Two of HUC-JIR’s cherished Jewish educational leaders received the Distinguished Educator Honor at the Annual Gathering of the Association for Reform Jewish Educators (ARJE) on January 28, 2020, in Denver, CO.
Dr. Lesley Litman, Director of the Executive M.A. Program in Jewish Education (EMA), was honored for her distinguished career in spanning multiple sectors of Jewish education and the Reform Jewish community. She has driven the EMA to excellence since the program’s inception, guiding the academic curriculum and the uniquely engaged and effective mentoring program. Over 80 students have graduated from the program since 2013, with another 29 in the program currently.
Dr. Miriam Heller Stern, National Director of the School of Education, stated, “Year after year, graduating EMA students express their gratitude for Lesley’s unending support and encouragement as they navigated the stresses of pursuing a rigorous masters program as working professionals. She has personally shepherded over 100 Jewish educators to a new level of leadership and service in the field. Not many people can claim such an achievement.”
Dr. Litman's expertise and service reaches wide horizons. With decades of experience in day schools, she led the Reform Day School Externship at HUC-JIR and served the Jewish Day Schools of the 21st Century initiative at the Rhea Hirsch School of Education. In the realm of congregational education, Dr. Litman is the lead consultant for the Experiment in Congregational Education (ECE) in Boston, guiding innovative curriculum and program design. This year, she designed and hosted a field trip for Chicago congregational educators to observe and learn from innovative visions in action. She is also a mentor and trainer for youth professionals through the Cincinnati Jewish Teen Initiative.
A founding member of Kibbutz Yahel and a Hebraist to her core, Dr. Litman is known for her contributions to the fields of Israel education and Hebrew education. She is a consultant for the iCenter, guiding day schools as they implement the INfuse toolkit for Israel content integration in Jewish day schools. Her years of experience as the Union for Reform Judaism's national specialist in Hebrew and Day School education positioned her to advise HUC-JIR’s Provost on the College-Institute’s Hebrew program.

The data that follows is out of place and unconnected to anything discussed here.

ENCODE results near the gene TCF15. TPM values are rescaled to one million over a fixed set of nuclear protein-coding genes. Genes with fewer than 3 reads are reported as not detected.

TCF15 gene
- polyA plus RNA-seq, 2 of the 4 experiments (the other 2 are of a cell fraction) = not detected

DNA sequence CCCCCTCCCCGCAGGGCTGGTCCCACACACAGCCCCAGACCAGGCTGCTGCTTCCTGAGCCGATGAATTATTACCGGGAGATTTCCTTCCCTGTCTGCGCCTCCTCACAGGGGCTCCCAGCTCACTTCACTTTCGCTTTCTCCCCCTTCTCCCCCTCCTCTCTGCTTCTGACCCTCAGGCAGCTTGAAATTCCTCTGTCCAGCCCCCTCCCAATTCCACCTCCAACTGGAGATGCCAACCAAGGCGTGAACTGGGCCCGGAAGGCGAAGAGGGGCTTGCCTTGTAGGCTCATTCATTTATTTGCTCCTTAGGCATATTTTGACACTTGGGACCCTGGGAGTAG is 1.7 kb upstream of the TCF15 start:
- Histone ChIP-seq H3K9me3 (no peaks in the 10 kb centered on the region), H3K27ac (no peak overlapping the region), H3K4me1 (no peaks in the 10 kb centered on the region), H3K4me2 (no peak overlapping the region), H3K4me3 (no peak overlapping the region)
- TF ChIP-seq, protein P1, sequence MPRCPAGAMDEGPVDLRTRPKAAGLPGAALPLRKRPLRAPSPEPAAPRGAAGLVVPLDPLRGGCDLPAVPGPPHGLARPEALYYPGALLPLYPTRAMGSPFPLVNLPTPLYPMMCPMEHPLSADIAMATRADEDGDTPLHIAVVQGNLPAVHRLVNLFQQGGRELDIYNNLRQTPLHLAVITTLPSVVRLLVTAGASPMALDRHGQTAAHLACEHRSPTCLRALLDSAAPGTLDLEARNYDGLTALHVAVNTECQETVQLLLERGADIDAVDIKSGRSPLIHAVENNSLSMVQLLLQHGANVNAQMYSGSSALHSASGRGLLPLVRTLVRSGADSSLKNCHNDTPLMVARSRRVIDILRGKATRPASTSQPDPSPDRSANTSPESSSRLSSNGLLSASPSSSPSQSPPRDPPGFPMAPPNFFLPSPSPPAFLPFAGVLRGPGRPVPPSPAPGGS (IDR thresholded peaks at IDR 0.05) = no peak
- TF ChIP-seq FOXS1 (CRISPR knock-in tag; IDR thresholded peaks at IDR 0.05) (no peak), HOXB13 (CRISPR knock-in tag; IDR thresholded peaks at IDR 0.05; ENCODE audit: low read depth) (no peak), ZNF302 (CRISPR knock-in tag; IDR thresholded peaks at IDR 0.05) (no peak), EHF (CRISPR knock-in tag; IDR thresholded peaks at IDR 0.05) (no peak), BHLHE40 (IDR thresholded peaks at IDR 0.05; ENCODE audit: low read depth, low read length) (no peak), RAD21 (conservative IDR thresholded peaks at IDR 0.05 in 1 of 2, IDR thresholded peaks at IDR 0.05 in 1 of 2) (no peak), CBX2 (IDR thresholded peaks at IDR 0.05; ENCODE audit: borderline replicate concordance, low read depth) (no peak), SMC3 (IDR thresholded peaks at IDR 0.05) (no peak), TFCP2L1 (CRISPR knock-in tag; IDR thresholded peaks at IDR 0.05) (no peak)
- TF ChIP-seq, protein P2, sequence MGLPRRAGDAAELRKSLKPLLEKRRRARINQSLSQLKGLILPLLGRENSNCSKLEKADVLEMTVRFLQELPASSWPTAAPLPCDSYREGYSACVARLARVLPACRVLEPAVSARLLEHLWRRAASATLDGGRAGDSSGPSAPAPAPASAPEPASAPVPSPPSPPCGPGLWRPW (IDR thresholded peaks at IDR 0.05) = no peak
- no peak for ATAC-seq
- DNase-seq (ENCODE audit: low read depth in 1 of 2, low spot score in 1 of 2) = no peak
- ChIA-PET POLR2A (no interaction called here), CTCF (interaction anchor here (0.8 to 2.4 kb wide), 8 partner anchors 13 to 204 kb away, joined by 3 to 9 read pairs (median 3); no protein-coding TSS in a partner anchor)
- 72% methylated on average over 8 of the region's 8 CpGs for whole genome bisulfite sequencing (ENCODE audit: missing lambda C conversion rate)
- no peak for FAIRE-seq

This year, Dr. Litman has traveled the country presenting the research she co-authored with Dr. Michael Zeldin on how educational leaders navigate enduring dilemmas, a study of the methodology and learning outcomes of the EMA students’ capstone projects.
“HUC-JIR is so fortunate to have Lesley as the driving force of the EMA, the vanguard of ‘one School of Education’ and a team player in so much of the College-Institute’s frontiers, especially hybrid learning. She is a gifted leader and Jewish educator,” Dr. Stern stated.
HUC-JIR President Andrew Rehfeld, Ph.D., shared a video message of congratulations during the Annual Gathering. “Not only is her work strengthening and inspiring the whole field of Jewish education, it is pioneering in distance learning, advancing the way we need to be educating throughout North America and the world."
Dr. Litman shared the honoree stage with one of her former students, Jo-Ellen Unger. Director of URJ 6 Points Creative Arts Academy and a member of Cohort 4 of the EMA program, Unger is a proud alumna of HUC-JIR and serves on the School of Education Alumni Association leadership team. She was selected by an alumni nominating committee to be the 2019 Zeldin Alumna-in-Residence, a program endowed by School of Education alumni to bring an alum to the Jack H. Skirball Campus in Los Angeles to teach, mentor, and inspire current students. During the program in November 2019, she shared her philosophy of creative integration, delved into the “magic” of camp, and delighted students with the story of her professional journey. The Distinguished Educator Honor is a celebration of Jo-Ellen’s creativity and leadership.
“One thing I can say that Lesley and Jo-Ellen have in common is that I have had educators tell me that they literally owe their lives to one of these two women,” Dr. Stern stated. “They care for people deeply, the kind of care that pushes people to be better, stronger versions of themselves. That kind of care is transformative and essential for cultivating new leaders for the field.”